Based on the timeless game of ‘twenty-one,’ blackjack is the classic combination of skill, luck and challenge – making it one of the success stories of seamless transition into the world of online gambling. Most versions of the game (and there are many today) are based on what is known as classic blackjack, although specific rules and restrictions apply to individual variants. It is up to the player to read these rules carefully before embarking on any new blackjack game.
In blackjack, in an attempt to beat the dealer’s hand, players need to get a combined total of 21 on their dealt cards, without exceeding that number. If they go over the number 21, they go ‘bust’ and lose the game. The winner is the player (or dealer) who manages to get as near to 21 as possible without going bust.
The suits of the cards in a blackjack deck are of no consequence and do not influence the card values. All cards keep their own face values, except for the case of Queens, Kings and Jacks, which are valued at 10. The Ace can either count as a 1 or an 11.
A traditional blackjack table will typically hold up to six players, all of who play against the dealer. The other players do not influence one another, as they are essentially playing one-on-one with the dealer. All blackjack tables have their own minimum and maximum wagering requirements. Up to eight decks of cards can be used at any given table.
The various options available to players are as follows:
This is a choice that the player makes if he is happy with the cards that were dealt to him. By making this decision, the player is saying that he does not want any more cards dealt and will take a risk that the dealer won’t better his card value and get nearer to 21 than himself.
By requesting a ‘hit’ from the dealer, the player is asking for another card to be dealt as he feels that his cards are not sufficient to warrant him standing at this point in the game. This option obviously comes with a risk factor attached as the player may very well exceed the number 21 (and thus go bust) if his card’s value is too high.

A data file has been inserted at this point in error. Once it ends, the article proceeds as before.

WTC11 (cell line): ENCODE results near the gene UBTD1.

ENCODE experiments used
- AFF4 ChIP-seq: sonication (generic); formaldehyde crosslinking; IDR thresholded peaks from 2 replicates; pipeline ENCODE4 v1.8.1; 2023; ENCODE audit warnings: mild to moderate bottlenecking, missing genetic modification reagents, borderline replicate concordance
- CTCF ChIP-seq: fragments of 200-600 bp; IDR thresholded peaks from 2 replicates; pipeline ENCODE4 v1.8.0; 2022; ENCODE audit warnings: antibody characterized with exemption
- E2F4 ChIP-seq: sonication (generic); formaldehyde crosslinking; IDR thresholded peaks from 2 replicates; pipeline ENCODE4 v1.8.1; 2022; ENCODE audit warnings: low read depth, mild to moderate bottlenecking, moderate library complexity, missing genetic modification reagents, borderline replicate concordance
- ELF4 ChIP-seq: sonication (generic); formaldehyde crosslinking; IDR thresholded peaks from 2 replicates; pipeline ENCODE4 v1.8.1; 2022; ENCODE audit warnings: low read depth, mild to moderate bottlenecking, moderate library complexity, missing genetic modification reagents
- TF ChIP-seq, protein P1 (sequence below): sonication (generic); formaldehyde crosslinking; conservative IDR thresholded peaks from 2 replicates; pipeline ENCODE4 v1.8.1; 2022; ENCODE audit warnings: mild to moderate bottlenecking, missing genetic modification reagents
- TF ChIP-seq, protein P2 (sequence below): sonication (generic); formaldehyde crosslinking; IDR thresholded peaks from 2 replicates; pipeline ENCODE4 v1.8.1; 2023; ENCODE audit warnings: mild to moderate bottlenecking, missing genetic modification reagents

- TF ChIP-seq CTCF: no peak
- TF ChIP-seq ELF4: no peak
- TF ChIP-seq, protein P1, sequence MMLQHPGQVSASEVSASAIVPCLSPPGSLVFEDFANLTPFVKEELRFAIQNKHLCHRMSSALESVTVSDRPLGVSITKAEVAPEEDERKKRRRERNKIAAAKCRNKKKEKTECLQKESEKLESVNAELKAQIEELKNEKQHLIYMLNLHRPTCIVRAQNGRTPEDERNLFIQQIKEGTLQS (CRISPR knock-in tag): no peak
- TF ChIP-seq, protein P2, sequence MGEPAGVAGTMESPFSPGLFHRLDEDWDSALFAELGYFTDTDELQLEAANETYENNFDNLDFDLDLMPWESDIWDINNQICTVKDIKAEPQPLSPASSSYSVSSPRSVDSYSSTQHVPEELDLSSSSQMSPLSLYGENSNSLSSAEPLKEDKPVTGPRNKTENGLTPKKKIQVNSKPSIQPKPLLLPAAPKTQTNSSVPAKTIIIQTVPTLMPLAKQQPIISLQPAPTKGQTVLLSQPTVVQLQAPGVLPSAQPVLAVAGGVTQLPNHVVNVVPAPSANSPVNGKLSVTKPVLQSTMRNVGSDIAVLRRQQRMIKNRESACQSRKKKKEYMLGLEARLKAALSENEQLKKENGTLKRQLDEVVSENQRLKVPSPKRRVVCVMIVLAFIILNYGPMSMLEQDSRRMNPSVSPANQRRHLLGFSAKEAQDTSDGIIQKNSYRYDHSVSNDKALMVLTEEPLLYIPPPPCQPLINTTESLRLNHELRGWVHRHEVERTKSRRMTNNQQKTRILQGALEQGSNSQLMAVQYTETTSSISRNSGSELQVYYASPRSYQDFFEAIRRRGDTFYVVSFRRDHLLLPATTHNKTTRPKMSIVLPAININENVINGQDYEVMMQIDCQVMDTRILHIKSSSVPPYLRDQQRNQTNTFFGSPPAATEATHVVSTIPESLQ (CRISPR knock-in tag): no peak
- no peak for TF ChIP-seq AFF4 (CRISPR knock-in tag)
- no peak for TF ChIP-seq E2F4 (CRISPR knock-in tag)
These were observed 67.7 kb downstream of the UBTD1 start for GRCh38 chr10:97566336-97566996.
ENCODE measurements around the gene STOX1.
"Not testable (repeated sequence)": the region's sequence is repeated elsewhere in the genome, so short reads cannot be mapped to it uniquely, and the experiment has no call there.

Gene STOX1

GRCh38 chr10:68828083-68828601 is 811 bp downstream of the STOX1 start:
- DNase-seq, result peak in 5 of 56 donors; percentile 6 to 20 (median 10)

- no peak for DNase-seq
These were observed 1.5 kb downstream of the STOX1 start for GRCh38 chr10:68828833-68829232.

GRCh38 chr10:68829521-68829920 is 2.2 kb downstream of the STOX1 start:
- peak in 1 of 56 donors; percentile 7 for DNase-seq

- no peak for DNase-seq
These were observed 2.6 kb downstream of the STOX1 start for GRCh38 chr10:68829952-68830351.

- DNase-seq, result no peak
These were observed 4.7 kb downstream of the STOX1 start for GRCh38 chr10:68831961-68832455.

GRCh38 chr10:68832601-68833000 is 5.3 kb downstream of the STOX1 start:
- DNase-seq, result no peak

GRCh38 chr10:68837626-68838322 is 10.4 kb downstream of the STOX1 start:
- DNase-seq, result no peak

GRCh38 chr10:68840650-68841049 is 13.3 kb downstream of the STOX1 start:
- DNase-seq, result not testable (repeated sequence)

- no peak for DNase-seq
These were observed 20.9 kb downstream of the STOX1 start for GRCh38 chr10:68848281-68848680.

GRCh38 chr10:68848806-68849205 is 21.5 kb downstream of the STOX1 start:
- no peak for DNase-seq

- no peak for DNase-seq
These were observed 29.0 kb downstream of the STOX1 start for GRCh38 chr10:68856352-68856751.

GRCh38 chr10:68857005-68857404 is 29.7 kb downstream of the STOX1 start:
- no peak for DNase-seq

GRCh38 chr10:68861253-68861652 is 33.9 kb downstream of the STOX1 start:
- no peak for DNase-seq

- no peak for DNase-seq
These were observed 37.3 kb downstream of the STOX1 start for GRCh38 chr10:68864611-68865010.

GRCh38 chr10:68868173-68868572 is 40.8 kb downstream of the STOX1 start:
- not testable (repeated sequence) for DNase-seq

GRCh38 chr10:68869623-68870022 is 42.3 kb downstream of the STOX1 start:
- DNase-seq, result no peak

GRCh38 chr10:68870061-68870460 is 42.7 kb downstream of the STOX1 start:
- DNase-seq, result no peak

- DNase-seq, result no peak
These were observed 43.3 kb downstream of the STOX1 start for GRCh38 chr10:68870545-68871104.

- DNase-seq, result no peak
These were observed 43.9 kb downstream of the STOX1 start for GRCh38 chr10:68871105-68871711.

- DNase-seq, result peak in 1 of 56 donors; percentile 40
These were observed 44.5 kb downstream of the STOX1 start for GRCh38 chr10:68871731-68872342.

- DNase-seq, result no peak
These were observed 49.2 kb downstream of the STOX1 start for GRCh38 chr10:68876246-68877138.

When players are dealt two cards of equal denominations, they may be allowed to split these cards and make two new hands. A bet equal to the player’s initial bet is then placed and a dual hand of blackjack is played out. Not all versions of blackjack allow card splitting, while some allow it under certain conditions only. In classic blackjack, for example, players are usually allowed to split a hand once.
This is an option usually chosen by players who feel that they are ahead in the game and are quite confident of their hand. Doubling down means that the player doubles his original bet and, in exchange, is only allowed to be dealt one more card in the process of the game.
Just as a strong player might consider doubling down, so too can a player with a weak hand ‘surrender’ his cards at a certain point in the game. However, half of the player’s original bet is forfeited for the act of leaving the game. Again, casinos may place restrictions on surrendering, with not all of them allowing this option.
Although rules may differ from casino to casino, it is generally accepted that dealers draw a card if the combined total of their cards is less than 17, and are required to stand if their cards total 17 or more. A dealer needs to act according to the rules of the casino and cannot make his own decisions about when to stand and when to draw a card. It cannot be stressed enough how important it is for players to make a note of the dealer’s requirements as this can affect their basic strategy calculations.
As stated before, players will win at blackjack if their cards total 21 (or nearest to 21). An automatic win is when the player is dealt a pure blackjack (ie. a total of 21 in the first two dealt cards). Payout for this hand is one and half times the original wager. Sometimes (although rarely), the dealer will also get a blackjack in the first round of the game – known as a push – and this situation is resolved by the player receiving his original bet back. If players get a higher card count than the dealer, he wins an equal amount to his original bet. Finally, if the dealer goes bust, the player wins the bets. Any side that exceeds 21 automatically goes bust and the other party wins.